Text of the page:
From heroes to zero – the reputations of public sector workers have been on a downward trajectory since 9/11. Speaking to ETFO’s annual meeting, Dr. Elaine Bernard reminded her audience that 10 years ago first responders were “celebrated as heroes” for their work after the attacks on the World Trade Centre. “They were protecting everyone. Today, they and other public sector workers are increasingly under attack – there have been more than 700 bills in the United States attacking public sector workers, said Bernard, the director of the Harvard Law School Labor and Worklife Program. The decline in public regard for public sector workers intensified after the near collapse of the world economic system in 2008 and during the subsequent recession. The response of governments was to bail out the banks and financial institutions. “Since then the banks have recovered, but people have not.”
The resulting public dialogue has been about budget cutting and restraint. Public sector workers have come under attack with states stripping employees of the right to bargain collectively, of job security, and of pension and health care benefits. While the rationale is cost savings, the underlying motivation is to further reduce the power of unions, Bernard argued. Union membership among workers in the private sector has declined dramatically in the last two decades. Public sector workers – and educators in particular – are among the most densely unionized in North America today.
Bernard reminded delegates of the vital importance of the services that they and other public employees provide: clean drinking water, safe and clean streets, public schools, health care. These are a form of wealth, she argued. She went on to stress that it is not only the private sector that creates wealth. “The public sector creates public value. It doesn’t become wealth only when you privatize it.” Bernard believes that in our public discourse “we need to shift the terrain from budget cuts” and understand that “economic challenges require wise decisions and maintaining the quality of life in our community.”
She said that as citizens we need to talk about “shared responsibilities” and think of ourselves not as “tax paying consumers but as a civic-minded participants who share responsibility for how society will grow.”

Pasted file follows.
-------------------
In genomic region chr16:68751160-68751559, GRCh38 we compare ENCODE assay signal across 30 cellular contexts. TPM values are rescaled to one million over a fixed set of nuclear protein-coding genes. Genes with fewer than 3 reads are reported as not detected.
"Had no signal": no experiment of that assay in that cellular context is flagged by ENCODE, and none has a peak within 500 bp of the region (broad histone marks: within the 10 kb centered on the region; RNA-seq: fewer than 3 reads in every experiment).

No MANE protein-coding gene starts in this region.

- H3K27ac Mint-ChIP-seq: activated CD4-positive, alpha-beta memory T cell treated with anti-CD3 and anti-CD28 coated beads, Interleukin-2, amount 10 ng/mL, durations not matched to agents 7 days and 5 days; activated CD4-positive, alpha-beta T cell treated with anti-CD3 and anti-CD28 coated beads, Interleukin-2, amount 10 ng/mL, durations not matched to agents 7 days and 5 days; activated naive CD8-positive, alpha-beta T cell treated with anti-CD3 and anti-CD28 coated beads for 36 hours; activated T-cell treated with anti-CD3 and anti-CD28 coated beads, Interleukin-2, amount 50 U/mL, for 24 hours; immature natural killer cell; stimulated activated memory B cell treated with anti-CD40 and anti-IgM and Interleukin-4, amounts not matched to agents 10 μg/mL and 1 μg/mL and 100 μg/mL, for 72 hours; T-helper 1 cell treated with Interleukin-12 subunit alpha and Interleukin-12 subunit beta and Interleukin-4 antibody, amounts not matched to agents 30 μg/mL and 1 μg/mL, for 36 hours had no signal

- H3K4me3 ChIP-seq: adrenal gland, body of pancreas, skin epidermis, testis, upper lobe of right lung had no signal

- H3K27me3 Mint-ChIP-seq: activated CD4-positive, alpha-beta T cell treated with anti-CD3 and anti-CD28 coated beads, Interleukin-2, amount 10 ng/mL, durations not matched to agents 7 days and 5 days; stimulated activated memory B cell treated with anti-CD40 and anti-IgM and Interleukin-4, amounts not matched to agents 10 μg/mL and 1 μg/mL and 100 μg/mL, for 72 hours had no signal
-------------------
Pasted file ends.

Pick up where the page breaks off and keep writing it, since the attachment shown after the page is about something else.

JIM MCMAHON, ELAINE SALISBURY, and DAVID KENDALL were named ETFO Honorary life Members. The award is presented to members who have retired and have made outstanding contributions to the federation. Jim McMahon was a local president in the Niagara region before joining provincial staff in 1997. A negotiator, he specialized in member benefits and was also responsible for developing ETFO’s credit course program. Elaine Salisbury was instrumental in helping unionize occasional teachers and was the founding president of the North York Occasional Teacher Local. In 1998 she became the first president of the Toronto Occasional Teacher Local. David Kendall is a former president of the Ontario Public School Teachers’ Federation and long time ETFO staff member in Protective Services, serving in key roles as an ETFO negotiator.
ELLEN CHAMBERS, president of the Lakehead Teacher Local, received the 2011 President’s Award. The recipient is chosen by the ETFO president in recognition of contributions to the federation and to public education. In presenting the award, ETFO President Sam Hammond said, “Not only has Ellen worked tirelessly on behalf of her local and ETFO members, she has dedicated her efforts to fostering communities at both national and local levels that are free of racism and discrimination.” Chambers received the ETFO Humanitarian Award in 2006 for her work in combatting antigay bullying. She told that story in the June 2011 issue of Voice; etfovoice.ca/site/back-issues/2010-2011.
Every year ETFO honours members and community activists who make outstanding contributions to the federation and to their communities. KIT and AL MCDONOUGH received the Humanitarian Award for a Non-ETFO Member. For 20 years, the couple have sponsored Ready to Read, a community program that provides books for newborn babies in the Niagara region.
STEVE MCGRALL of the Lambton Kent Teacher Local received the Humanitarian Award for an ETFO Member. Steve and his wife, Lisa, created Kylie’s Kause, a walk/run and silent auction held each July in the McGrails’ hometown, Wyoming. By 2010 their project had generated $235,375 for the neonatal intensive care unit at St. Jospeh’s Hospital in London, Ontario.
JOHN RITCHIE of the Upper Grand Occasional Teacher Local won the local Website of the year Award. The website ugot.org provides a wide range of information for OTs. Ritchie also sends out an e-newsletter and has recently introduced a link to ETFO’s Twitter.
KWABENA FRIMPONG of the Elementary Teachers of Toronto Local received the 2011 award for Innovative Projects on behalf of Children living in Poverty. Frimpong is an itinerant behaviour resource teacher who is helping students in the community where he works and in his homeland, Ghana. Frimpong has worked actively to support students and parents in his school community leading a community support group and heading a youth mentoring program. Along with his local, he has raised funds to help rebuild the dilapidated 60-year-old school building he once attended in Ghana.
CATHRYN (CAT) MORGAN won the Children’s literature Award for her book GrrrOUCH! Pain Is Like a Grouchy Bear. The award recognizes quality literature that is in keeping with ETFO’s positions on social justice and equity. A primary teacher for 28 years with the Ottawa-Carleton District School Board, Morgan partnered with Canadian watercolour artist Crystal Beshara to produce a nonfiction picture book about coping with pain. The book serves as a resource for those working with families, and dealing with illness, accidents, traumatic events, and emotionally charged situations.